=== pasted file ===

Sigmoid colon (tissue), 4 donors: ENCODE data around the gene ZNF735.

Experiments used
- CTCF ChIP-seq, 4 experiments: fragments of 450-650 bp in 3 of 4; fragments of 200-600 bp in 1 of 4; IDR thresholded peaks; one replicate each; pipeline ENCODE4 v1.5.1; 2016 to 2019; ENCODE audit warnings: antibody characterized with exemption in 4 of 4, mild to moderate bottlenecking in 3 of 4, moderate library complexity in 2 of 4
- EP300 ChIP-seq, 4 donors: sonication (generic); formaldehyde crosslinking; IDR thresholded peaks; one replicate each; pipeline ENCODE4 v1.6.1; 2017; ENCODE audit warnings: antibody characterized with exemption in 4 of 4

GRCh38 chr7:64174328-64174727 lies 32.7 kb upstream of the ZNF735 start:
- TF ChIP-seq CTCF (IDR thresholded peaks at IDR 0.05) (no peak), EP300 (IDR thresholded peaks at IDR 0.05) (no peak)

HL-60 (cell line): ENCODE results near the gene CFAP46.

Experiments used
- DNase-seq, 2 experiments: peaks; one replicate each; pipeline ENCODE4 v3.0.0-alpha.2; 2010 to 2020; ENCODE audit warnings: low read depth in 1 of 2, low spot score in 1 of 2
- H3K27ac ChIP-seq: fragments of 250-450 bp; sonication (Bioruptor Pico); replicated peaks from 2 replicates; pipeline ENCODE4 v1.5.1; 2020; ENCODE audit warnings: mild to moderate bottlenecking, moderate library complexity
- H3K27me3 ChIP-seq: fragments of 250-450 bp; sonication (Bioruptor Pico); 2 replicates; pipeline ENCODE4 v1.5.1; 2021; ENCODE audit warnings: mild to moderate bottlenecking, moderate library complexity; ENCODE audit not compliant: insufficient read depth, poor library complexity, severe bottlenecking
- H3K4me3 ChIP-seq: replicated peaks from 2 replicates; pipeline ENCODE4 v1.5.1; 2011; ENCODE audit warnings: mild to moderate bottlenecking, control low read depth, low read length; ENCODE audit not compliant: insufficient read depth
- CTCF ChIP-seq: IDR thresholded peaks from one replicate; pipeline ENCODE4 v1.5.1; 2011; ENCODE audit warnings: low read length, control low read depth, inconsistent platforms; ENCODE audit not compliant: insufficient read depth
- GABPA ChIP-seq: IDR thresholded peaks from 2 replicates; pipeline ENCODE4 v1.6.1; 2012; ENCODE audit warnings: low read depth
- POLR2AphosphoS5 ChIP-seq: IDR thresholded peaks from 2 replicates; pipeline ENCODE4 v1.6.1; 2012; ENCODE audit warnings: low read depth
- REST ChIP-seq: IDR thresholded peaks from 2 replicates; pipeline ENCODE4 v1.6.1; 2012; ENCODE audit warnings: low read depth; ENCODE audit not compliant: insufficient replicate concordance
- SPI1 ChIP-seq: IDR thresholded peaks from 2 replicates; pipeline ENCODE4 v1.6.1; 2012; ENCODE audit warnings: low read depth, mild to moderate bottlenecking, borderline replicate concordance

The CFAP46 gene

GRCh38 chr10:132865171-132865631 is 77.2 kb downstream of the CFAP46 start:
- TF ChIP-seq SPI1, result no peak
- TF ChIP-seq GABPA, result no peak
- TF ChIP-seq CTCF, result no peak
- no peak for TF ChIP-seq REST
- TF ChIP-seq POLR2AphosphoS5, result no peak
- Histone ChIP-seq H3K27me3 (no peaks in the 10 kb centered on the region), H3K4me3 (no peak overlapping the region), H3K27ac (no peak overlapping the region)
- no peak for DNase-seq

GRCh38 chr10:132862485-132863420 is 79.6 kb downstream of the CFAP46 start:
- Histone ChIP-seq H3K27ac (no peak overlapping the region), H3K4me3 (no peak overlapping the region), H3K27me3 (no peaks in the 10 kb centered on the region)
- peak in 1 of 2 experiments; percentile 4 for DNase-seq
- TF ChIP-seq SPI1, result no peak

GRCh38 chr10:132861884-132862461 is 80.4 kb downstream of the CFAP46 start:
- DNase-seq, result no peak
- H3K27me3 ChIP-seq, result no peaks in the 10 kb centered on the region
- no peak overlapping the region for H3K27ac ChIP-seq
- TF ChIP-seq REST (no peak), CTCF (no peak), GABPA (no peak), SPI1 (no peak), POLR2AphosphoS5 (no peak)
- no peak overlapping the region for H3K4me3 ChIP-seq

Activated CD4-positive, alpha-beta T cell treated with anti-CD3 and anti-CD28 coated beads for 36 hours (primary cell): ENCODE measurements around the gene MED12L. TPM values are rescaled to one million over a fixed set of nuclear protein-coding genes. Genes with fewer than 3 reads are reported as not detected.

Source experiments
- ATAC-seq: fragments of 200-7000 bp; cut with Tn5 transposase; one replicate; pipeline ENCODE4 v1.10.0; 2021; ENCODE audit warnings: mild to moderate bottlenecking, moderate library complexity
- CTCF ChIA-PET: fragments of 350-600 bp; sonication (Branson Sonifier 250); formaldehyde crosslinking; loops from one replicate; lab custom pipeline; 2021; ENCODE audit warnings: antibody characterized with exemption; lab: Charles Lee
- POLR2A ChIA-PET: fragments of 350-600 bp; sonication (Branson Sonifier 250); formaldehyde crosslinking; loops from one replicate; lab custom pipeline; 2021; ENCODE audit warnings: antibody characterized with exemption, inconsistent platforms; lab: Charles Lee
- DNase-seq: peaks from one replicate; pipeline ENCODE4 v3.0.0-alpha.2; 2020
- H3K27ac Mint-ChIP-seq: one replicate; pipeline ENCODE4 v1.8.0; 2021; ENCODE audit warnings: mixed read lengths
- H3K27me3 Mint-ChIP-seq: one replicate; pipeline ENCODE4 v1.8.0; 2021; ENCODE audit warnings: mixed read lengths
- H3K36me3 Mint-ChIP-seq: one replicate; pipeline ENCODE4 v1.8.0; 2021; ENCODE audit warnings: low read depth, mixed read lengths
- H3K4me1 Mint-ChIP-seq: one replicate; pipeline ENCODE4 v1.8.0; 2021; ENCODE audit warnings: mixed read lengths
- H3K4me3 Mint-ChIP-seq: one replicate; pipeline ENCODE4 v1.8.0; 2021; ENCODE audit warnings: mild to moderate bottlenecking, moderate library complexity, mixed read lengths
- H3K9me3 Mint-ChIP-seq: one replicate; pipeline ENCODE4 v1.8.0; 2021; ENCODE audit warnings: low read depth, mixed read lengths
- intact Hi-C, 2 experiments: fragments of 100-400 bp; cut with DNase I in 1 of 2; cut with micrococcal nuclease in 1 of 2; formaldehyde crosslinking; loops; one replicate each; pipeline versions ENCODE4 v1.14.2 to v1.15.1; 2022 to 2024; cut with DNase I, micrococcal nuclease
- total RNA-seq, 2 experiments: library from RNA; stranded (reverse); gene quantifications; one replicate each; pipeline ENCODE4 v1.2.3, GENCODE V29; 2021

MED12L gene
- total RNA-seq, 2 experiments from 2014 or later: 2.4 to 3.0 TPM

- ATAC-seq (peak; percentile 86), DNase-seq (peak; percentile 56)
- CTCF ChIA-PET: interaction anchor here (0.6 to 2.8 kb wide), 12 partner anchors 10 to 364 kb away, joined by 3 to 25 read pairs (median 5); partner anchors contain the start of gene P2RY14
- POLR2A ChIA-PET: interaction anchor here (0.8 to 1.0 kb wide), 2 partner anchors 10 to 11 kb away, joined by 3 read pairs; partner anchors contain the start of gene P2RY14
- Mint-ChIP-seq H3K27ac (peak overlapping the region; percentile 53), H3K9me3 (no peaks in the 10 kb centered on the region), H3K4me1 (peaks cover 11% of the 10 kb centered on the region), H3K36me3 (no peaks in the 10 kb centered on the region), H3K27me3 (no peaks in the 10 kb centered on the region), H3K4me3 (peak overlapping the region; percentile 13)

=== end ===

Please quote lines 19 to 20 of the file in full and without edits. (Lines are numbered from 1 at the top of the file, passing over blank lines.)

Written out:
GRCh38 chr10:132865171-132865631 is 77.2 kb downstream of the CFAP46 start:
- TF ChIP-seq SPI1, result no peak